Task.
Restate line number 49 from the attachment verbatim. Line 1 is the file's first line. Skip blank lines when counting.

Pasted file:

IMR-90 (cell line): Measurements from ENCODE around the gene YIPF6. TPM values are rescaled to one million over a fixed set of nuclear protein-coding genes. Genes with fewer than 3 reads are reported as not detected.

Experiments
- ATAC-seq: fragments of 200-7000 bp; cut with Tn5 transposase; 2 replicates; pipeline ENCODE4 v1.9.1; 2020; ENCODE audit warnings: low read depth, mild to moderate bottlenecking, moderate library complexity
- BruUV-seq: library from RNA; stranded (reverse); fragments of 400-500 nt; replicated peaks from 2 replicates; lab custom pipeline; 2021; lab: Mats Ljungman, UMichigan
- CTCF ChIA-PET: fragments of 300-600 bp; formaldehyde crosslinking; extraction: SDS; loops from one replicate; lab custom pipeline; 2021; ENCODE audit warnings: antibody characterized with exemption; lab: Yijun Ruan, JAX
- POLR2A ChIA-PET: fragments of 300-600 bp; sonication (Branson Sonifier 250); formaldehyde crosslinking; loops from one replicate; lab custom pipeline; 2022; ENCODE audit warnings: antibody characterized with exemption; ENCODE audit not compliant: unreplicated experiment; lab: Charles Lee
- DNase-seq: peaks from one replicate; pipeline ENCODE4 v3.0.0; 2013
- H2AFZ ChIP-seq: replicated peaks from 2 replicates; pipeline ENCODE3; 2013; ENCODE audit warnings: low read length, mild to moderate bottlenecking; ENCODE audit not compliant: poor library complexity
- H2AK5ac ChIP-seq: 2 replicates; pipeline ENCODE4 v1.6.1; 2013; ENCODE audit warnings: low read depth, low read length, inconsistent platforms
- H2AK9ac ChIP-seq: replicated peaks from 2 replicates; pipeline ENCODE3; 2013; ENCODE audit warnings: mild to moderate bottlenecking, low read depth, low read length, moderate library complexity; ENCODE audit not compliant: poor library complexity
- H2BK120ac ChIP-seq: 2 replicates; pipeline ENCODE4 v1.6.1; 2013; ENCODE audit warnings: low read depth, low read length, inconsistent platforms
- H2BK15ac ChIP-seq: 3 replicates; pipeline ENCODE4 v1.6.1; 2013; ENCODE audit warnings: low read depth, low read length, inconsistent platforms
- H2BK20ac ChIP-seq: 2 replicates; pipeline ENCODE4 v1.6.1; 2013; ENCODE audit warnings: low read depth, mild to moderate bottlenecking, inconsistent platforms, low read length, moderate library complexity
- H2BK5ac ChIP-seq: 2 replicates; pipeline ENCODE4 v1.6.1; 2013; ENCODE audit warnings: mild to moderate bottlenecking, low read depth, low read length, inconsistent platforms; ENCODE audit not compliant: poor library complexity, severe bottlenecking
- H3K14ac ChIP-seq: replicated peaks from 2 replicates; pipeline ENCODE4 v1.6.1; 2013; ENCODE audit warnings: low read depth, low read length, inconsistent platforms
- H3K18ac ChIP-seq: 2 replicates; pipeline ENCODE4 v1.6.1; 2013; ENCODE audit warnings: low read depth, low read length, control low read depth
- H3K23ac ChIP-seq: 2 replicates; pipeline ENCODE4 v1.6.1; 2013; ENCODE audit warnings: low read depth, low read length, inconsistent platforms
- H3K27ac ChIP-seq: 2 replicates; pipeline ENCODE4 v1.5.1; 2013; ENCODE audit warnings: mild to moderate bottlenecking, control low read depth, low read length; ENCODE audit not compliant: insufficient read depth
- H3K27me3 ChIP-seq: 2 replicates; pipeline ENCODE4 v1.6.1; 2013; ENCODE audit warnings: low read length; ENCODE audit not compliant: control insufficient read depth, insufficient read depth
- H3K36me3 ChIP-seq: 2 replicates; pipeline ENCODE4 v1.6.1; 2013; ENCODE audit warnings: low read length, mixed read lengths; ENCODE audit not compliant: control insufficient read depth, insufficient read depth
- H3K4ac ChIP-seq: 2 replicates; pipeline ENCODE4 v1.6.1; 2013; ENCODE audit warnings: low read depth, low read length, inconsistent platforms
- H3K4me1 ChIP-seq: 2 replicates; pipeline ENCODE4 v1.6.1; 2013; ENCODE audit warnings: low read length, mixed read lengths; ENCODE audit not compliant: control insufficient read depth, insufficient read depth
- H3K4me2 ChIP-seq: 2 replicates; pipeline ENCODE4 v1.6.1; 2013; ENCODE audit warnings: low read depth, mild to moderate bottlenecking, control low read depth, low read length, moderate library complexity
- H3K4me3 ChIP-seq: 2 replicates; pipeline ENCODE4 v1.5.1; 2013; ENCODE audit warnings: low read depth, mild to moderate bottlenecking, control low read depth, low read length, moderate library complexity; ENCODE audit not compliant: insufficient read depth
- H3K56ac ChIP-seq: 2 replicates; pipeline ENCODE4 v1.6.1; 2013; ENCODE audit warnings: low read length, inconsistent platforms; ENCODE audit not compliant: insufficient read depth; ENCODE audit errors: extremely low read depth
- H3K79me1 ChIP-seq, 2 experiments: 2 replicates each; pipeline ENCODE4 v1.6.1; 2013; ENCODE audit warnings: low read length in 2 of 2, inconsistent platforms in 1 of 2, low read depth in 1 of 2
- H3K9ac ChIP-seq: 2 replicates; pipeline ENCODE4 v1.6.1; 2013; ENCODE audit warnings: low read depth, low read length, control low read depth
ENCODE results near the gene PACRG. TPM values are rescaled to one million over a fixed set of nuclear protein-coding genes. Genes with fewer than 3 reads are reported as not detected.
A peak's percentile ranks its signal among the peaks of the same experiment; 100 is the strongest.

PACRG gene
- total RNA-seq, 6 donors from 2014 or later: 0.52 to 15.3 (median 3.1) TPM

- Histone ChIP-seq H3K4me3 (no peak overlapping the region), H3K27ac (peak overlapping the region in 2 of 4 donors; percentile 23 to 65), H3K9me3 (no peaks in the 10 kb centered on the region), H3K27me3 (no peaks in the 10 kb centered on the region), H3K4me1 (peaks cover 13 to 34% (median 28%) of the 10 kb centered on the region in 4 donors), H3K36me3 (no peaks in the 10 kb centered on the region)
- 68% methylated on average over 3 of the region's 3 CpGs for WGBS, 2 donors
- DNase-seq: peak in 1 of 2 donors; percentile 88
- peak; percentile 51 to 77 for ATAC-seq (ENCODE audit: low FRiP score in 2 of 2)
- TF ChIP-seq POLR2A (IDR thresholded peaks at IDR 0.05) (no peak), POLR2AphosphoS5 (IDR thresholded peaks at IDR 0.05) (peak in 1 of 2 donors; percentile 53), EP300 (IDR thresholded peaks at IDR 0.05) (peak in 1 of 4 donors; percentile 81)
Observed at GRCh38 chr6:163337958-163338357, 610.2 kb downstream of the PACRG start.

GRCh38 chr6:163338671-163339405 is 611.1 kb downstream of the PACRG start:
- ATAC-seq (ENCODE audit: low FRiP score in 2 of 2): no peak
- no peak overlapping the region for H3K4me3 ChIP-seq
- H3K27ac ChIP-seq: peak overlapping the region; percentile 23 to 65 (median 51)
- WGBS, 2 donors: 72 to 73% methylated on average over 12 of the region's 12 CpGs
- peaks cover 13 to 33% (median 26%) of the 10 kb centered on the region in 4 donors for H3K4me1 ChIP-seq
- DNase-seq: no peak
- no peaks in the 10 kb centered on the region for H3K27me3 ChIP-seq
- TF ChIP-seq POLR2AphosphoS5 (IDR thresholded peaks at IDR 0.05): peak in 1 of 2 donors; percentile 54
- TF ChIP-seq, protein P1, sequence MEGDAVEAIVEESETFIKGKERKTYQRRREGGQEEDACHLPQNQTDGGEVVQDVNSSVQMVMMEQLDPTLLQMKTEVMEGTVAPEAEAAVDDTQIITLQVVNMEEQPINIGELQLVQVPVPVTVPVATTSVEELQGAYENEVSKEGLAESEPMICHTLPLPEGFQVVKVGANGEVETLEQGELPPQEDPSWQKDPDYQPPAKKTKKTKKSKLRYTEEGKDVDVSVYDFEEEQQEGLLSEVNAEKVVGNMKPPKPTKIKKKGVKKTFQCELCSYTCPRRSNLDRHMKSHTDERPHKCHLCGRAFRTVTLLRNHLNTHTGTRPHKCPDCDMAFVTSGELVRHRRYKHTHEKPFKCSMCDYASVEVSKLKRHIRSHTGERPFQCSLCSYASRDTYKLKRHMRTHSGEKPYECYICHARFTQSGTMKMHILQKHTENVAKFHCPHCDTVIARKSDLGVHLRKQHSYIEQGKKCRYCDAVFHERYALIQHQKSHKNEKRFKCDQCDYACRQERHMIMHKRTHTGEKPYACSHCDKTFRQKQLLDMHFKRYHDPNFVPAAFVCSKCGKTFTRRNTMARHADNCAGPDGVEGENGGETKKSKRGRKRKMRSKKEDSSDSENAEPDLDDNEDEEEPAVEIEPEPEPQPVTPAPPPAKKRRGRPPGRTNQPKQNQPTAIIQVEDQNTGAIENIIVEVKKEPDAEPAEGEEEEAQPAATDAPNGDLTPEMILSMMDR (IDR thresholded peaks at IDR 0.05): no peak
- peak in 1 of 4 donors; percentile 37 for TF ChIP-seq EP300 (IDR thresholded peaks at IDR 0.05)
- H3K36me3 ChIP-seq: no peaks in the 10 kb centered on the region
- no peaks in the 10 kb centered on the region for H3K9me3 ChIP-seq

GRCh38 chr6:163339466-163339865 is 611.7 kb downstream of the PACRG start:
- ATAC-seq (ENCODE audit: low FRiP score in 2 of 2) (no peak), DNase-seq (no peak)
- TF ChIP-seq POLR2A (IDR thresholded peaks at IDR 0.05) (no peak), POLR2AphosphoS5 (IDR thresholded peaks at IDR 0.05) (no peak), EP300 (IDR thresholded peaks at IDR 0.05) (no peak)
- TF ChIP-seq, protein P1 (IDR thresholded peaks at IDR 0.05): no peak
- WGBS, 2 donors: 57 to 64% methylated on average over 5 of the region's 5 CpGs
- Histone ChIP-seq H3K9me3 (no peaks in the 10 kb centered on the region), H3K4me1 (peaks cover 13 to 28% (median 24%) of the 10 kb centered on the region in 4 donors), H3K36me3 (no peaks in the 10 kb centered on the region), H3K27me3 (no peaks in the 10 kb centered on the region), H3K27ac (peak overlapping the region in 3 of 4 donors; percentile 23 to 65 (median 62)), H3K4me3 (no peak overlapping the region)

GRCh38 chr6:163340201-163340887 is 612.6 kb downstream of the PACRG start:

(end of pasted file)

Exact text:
- H3K36me3 ChIP-seq: no peaks in the 10 kb centered on the region